On Thu, Jun 21, 2012 at 06:38:09PM +0200, Petr Jakeš wrote:
> Hmmm.... Views, IMHO, are just SELECTS transformed to views. It means not
> special SQL digging is necessary.
Well. I did not understand the syntax of your view definition.
In particular, I do not understand the meaning of «hash». Is
it a keyword in some dialect of SQL? (I don't find it in postgresql.)
If it is a table name, what is then m/m1? Second question, what makes
sure that the id, presumably m.id, is unique for every record in the view?
I think I saw some warnings against using SQLObjects to represent
server side views, but if you say it works, it is worth a try.
> Anyway, for some really complex SELETS, direct SQL is the way to go.
I can live with that in some cases, but it is important for me to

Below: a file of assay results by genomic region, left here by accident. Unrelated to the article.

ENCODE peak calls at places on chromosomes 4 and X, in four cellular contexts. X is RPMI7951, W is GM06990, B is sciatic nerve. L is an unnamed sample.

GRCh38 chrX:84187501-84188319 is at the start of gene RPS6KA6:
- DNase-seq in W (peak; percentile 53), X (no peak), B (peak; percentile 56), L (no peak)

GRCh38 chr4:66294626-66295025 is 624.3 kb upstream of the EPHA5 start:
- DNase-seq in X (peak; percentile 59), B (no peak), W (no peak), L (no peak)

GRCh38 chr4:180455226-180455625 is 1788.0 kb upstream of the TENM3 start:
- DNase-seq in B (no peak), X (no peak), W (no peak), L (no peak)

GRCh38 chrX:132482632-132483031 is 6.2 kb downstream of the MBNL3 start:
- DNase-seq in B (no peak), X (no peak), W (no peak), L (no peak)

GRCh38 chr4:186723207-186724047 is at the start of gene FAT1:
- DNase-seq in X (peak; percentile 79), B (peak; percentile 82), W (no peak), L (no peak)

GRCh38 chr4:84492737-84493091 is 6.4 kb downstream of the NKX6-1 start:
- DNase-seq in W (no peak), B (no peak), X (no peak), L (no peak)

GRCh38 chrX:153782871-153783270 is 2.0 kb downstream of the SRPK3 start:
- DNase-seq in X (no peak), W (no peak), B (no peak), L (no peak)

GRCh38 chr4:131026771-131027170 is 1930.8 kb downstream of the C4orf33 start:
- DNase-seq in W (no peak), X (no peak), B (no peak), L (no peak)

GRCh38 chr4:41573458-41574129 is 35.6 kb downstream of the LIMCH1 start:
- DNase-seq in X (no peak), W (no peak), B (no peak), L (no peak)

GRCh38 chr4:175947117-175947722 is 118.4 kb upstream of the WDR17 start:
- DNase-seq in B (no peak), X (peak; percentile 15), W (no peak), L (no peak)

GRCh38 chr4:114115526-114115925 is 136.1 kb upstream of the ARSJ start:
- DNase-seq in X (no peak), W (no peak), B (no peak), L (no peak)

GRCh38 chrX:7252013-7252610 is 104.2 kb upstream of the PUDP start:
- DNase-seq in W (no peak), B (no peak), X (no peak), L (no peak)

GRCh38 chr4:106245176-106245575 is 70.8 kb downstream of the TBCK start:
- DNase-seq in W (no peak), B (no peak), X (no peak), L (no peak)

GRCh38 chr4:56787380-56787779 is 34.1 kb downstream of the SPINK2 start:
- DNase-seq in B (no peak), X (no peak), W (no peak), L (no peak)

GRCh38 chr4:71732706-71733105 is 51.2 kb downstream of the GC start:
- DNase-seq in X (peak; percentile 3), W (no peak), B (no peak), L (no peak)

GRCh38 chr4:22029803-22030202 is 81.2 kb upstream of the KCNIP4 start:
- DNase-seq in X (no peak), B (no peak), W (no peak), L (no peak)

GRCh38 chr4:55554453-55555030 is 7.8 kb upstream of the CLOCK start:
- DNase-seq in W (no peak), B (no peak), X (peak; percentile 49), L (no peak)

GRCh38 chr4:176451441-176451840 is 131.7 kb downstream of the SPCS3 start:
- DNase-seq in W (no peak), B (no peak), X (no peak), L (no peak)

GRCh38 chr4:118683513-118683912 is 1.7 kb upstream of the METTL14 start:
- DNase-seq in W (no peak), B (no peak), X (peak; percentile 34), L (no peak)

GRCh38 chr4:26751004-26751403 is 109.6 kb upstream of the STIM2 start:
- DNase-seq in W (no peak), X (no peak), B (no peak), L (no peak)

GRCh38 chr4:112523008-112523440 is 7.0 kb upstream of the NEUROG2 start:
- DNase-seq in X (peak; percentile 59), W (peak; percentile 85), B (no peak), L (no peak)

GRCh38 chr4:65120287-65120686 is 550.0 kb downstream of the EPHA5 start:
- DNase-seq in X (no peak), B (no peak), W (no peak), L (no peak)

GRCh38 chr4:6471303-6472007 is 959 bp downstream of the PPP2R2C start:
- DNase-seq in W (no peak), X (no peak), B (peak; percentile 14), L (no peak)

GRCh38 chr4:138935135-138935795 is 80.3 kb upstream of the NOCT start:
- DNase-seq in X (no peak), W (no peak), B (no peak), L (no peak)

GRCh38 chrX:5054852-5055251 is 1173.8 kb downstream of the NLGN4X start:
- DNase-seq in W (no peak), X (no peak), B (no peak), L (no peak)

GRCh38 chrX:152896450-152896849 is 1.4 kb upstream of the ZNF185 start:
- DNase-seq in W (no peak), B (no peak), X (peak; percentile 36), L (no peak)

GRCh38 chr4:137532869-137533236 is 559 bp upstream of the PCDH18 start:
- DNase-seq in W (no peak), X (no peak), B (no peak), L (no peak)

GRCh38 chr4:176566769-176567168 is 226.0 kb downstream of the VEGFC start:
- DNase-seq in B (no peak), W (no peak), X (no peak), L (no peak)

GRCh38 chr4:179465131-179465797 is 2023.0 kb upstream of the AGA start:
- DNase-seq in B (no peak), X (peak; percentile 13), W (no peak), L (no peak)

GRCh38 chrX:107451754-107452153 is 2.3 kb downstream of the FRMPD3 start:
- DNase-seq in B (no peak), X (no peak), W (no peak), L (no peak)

preserve loose coupling in the object-oriented model.
However, the real challenge, whether the view is defined client
side or server side, is to construct the unique and immutable ID
which SQLObject requires. It would be useful to have both the
SQL and the python solution to that ...
Your code for reference:
CREATE VIEW HASH_VIEW (ID, OSOBY_ID, JMENO_1, JMENO_2, IBUTTON,
select m.id, deriv.osoby_id, deriv.jmeno_1, deriv.jmeno_2,
from hash m
select m1.osoby_id, p.jmeno_1, p.jmeno_2, p.ibutton, max(m1.t_stamp)
from hash m1
join osoby p on (p.id = m1.osoby_id)
group by 1,2,3,4)
as deriv (osoby_id, jmeno_1, jmeno_2, ibutton, t_stamp) on
m.osoby_id = deriv.osoby_id
where deriv.t_stamp = m.t_stamp;
:-- Hans Georg